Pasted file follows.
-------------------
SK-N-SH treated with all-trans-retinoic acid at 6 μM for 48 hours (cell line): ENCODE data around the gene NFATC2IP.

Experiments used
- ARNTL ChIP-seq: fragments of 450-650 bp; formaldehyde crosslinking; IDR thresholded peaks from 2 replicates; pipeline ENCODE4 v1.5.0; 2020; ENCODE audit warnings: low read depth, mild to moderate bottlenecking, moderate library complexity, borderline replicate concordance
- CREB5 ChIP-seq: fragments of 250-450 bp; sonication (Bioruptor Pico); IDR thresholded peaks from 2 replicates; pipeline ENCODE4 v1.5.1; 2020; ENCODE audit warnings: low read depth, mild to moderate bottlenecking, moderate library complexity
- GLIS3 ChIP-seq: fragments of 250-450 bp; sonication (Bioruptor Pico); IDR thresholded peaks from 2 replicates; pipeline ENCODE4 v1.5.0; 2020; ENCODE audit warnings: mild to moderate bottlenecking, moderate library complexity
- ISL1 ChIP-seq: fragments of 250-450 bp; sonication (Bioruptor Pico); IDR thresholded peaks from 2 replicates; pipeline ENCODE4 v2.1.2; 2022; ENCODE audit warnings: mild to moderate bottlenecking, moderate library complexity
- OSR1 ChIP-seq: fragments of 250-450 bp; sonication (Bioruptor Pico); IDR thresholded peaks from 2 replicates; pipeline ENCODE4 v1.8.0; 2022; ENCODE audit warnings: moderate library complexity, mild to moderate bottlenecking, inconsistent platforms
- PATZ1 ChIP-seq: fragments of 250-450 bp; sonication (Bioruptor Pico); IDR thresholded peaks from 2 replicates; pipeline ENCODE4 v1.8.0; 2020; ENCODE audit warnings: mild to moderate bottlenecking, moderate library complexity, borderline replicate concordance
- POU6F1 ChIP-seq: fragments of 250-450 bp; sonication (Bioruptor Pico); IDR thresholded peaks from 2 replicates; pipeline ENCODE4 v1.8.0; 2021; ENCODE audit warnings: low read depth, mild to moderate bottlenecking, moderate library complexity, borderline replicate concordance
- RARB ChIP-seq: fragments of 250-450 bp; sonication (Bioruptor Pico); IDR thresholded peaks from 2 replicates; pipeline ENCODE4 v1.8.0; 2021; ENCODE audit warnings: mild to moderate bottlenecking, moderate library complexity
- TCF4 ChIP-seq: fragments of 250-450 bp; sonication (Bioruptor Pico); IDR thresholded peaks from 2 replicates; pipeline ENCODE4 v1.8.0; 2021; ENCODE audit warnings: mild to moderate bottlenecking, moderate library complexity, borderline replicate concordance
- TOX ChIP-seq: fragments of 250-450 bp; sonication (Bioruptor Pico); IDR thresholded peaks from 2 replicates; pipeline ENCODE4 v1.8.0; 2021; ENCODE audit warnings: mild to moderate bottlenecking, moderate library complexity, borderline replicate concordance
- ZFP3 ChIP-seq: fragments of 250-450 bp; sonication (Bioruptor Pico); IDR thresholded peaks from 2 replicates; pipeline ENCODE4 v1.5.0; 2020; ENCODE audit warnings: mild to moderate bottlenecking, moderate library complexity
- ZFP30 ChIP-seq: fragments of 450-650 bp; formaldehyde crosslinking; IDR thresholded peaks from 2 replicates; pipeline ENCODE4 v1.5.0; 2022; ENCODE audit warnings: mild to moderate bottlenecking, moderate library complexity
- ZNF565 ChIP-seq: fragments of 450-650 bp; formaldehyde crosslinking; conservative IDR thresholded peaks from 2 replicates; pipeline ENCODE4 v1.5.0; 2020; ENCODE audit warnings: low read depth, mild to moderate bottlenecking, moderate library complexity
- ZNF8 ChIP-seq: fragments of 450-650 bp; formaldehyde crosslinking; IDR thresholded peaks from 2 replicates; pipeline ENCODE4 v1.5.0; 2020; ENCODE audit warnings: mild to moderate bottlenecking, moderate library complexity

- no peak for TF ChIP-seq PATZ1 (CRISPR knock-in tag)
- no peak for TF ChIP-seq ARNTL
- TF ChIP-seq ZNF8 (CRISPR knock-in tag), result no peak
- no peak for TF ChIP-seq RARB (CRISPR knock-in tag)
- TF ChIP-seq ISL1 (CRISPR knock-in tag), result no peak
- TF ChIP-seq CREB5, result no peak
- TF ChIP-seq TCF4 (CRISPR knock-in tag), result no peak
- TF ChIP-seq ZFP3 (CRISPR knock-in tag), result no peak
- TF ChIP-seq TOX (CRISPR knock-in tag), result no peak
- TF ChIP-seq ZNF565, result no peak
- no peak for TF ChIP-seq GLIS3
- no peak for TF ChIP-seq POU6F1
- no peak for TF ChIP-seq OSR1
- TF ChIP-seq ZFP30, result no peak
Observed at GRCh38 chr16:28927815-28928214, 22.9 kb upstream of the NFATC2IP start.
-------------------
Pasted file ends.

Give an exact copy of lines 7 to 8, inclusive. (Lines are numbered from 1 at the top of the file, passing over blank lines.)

- OSR1 ChIP-seq: fragments of 250-450 bp; sonication (Bioruptor Pico); IDR thresholded peaks from 2 replicates; pipeline ENCODE4 v1.8.0; 2022; ENCODE audit warnings: moderate library complexity, mild to moderate bottlenecking, inconsistent platforms
- PATZ1 ChIP-seq: fragments of 250-450 bp; sonication (Bioruptor Pico); IDR thresholded peaks from 2 replicates; pipeline ENCODE4 v1.8.0; 2020; ENCODE audit warnings: mild to moderate bottlenecking, moderate library complexity, borderline replicate concordance